nationwide study that will examine the academic potential of massive open online courses (MOOCs). MOOCs are free online courses offered to very large numbers of students, mostly not for college credit.
The research is being coordinated by the American Council on Education (ACE) with financial support provided by the Bill & Melinda Gates Foundation.
Among the questions ACE will address in research undertaken in collaboration with the University of Illinois Springfield's Center for Online Learning, Research, and Service (COLRS) are to what extent do MOOCs reach low-income young adult and older adult learners, what is the level of satisfaction of students enrolled in MOOCs, and do MOOCs have the potential to help lead to degrees or certificates. COLRS researchers will also explore types of MOOC teaching practices. This work will be performed using data from several MOOC platforms, including Coursera.
“MOOCs have the potential to make a huge difference in providing access to learning worldwide, so it is very important that we identify the best practices and approaches in effectively teaching students enrolled in this new way,” said research coordinator Ray Schroeder, UIS associate vice chancellor for online learning.
Dean Emeritus Bill Bloemer, an expert in learning analytics, and Distinguished Professor Karen Swan, a national expert on online teaching and learning effectiveness will head up the research initiative.
Also as part of the research, a pilot project with a small number of colleges and universities will be established to determine whether or not MOOCs are successful in re-engaging adult learners.
MOOCs are free online courses. Students worldwide can take part according to their own schedule and skip sections that are not of interest. Currently no academic or continuing education credit is awarded for MOOCs offered at UIS.
In the summer of 2011, UIS offered a MOOC on education that drew some 2,700 participants from 70 different countries, which studied the present and future of online learning. Another MOOC exploring the Emancipation Proclamation is being planned for early next year. The course will be offered starting on January 28, 2013. For more information, visit https://uis.coursesites.com/. Currently, no academic or continuing education credit is awarded for MOOCs offered at UIS.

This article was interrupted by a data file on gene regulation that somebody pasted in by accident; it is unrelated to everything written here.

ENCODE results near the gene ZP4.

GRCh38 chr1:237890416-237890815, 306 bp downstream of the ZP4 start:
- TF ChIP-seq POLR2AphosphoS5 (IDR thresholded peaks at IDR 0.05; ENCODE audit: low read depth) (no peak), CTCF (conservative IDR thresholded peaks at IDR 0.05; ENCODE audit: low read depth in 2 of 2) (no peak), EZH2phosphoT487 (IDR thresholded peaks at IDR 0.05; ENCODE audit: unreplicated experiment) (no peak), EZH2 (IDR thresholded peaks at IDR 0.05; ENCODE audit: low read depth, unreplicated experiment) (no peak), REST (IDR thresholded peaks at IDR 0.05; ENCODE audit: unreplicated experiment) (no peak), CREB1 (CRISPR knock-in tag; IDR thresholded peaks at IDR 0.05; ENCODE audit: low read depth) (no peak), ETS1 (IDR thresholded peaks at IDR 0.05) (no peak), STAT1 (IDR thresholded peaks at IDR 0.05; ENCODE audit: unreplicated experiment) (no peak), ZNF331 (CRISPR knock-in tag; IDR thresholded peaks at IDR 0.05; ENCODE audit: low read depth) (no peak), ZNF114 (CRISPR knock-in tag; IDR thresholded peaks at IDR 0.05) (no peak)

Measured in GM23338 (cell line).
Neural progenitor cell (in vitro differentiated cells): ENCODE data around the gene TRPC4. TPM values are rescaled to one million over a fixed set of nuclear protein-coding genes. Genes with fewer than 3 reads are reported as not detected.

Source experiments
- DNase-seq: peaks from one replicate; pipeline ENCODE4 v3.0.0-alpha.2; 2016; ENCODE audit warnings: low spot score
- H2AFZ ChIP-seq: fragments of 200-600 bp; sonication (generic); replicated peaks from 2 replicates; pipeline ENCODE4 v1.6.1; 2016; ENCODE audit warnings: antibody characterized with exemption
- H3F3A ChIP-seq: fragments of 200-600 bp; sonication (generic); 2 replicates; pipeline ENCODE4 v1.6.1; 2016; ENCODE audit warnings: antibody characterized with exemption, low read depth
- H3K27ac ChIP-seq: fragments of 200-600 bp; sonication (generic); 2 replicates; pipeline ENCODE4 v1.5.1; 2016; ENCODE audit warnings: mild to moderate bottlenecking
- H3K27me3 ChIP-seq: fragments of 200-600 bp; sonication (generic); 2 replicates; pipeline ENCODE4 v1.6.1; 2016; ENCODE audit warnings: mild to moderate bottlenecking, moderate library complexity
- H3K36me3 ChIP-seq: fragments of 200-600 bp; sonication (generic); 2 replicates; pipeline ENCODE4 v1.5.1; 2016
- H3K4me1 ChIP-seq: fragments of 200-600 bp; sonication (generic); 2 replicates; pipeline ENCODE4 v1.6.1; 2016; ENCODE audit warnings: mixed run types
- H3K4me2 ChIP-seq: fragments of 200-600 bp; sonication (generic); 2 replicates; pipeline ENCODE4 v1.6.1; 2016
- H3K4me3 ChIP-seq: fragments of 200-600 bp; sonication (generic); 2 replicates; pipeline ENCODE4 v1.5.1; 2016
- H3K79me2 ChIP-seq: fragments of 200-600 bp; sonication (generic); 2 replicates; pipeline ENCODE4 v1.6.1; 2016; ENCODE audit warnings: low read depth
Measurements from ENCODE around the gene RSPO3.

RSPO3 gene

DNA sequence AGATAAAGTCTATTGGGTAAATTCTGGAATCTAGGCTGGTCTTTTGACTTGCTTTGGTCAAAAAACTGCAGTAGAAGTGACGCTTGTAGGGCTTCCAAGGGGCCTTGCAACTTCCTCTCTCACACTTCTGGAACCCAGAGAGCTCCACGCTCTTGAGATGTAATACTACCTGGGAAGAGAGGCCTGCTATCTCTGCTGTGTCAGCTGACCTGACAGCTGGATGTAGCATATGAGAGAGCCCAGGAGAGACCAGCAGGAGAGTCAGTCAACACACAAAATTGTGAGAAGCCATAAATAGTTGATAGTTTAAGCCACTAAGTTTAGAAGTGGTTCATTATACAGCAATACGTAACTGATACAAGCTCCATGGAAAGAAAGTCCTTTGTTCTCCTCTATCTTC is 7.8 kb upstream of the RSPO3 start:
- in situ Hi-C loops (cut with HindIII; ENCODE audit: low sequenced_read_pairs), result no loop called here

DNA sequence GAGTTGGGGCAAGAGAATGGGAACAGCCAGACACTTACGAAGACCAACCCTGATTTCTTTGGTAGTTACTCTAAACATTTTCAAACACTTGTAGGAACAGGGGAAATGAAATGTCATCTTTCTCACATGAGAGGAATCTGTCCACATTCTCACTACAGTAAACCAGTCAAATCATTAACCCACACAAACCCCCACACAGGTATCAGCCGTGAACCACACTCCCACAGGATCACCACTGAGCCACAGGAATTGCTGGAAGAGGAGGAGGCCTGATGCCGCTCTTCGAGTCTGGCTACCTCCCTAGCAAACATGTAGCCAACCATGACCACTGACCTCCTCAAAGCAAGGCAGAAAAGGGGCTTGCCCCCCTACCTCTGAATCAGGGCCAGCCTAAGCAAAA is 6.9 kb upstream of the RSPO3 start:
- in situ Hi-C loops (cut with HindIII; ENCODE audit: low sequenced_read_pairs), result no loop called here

For more information on the massive open online course research, contact Ray Schroeder at 217/206-7531 or firstname.lastname@example.org.
Wednesday, November 14, 2012
Thursday, November 08, 2012
Leaders from the University of Illinois recently toured the UIS Therkildsen Field Station at Emiquon and the Emiquon Preserve learning about the research and collaboration taking place.
U of I Board of Trustees Chairman Christopher Kennedy, Trustee Edward McMillan, President Robert Easter, UIS Chancellor Susan Koch and other leaders took part in the tour.
“If I was a student, I’d be really excited about the opportunity to be a part of all of this. I think any school that you can mix biology, computer science, history and the great love for the state in one place is incredible,” said Kennedy.
The UIS Therkildsen Field Station at Emiquon opened its doors in 2008 after years of planning and development. It now plays hosts to researchers from around the world and hundreds of elementary, high school, and college students each year.
“I think for us as a university, it helps us continue to reinforce our mission,” said McMillan.
The 14,000 acre Emiquon complex was recently designated as a “Wetlands of International Importance” by the Ramsar Convention. It is one of only 34 Ramsar sites in the United States.
“I’m delighted to see this campus, UIS, involved here,” said Easter. “It indicates a maturity evolving with the campus where it takes on these projects. It’s more than just a small campus.”
Chancellor Koch credits great faculty members, such as Field Station Director and Biology Professor Mike Lemke, for coming up with the idea for an Emiquon research station.